Kaguya, Japan’s first lunar probe satellite, dropped to the moon’s surface in the early hours of Thursday morning Japan time after completing its 17-month-long mission to shed light on its origin and evolution, the Japan Aerospace Exploration Agency said Thursday.
JAXA said the satellite, which is known as SELENE, or the Selenological and Engineering Explorer, hit the lunar surface at around 80.4 degrees east longitude and 65.5 degrees south latitude at 3:25 a.m. Thursday.
Since its launch in September 2007, the satellite, nicknamed Kaguya after a lunar princess in an ancient Japanese folktale, has been orbiting the moon at an altitude of about 100 km to research its geography, elements, mineral distribution and gravity levels.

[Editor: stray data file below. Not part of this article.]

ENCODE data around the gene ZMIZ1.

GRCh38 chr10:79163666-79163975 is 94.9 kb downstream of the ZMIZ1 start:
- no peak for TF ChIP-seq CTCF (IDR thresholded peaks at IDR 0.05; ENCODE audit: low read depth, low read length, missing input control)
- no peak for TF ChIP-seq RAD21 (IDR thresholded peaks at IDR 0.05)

The orbiter consisted of a 3-ton main orbiter and two 50-kg subsatellites and carried 14 instruments for the probe. One of the subsatellites will continue to orbit the moon, but will no longer carry out scientific investigations, JAXA said.
Images taken by the explorer showed that a crater on the south pole of the moon may not contain any exposed ice and that there is no place on the Moon that is always in the sun.
Kaguya’s high-definition television camera also captured images of the Earth rising above the horizon.
JAXA said the explorer’s observation data will be unveiled on the Internet on Nov. 1.
The satellite was carried by an H-IIA rocket that lifted off from Tanegashima Space Center in Kagoshima Prefecture on Sept. 14, 2007.
In a time of both misinformation and too much information, quality journalism is more crucial than ever.
By subscribing, you can help us get the story right.